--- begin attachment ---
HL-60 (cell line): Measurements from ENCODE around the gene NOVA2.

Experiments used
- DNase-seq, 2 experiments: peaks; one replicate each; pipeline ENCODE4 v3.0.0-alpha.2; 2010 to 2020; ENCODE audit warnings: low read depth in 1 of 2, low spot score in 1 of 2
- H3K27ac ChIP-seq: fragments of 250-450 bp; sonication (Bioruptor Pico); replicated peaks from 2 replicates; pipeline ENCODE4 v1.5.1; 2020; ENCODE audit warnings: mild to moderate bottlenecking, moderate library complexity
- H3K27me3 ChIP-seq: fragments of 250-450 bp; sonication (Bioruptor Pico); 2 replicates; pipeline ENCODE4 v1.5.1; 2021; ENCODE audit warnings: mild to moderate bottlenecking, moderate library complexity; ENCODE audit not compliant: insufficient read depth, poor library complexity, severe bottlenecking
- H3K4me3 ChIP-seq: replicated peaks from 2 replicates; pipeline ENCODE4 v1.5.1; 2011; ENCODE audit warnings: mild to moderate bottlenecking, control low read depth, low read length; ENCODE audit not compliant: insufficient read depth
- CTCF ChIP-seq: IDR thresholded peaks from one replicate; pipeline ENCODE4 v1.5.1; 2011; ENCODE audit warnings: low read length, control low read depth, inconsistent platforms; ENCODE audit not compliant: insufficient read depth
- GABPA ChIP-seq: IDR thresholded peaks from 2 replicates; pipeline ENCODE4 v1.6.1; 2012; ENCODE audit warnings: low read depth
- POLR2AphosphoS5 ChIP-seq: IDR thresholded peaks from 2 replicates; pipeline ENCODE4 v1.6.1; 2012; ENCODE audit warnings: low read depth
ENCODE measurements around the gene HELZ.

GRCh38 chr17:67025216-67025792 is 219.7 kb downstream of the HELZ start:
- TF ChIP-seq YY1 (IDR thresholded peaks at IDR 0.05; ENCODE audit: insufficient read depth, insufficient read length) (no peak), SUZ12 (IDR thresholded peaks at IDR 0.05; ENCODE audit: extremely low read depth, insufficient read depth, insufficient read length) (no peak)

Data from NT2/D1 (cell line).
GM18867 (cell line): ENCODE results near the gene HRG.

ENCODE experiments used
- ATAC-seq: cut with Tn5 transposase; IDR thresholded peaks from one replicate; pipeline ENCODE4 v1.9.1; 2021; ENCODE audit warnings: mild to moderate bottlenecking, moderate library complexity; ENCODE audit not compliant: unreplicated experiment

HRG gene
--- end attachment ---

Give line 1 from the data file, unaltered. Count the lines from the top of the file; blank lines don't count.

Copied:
HL-60 (cell line): Measurements from ENCODE around the gene NOVA2.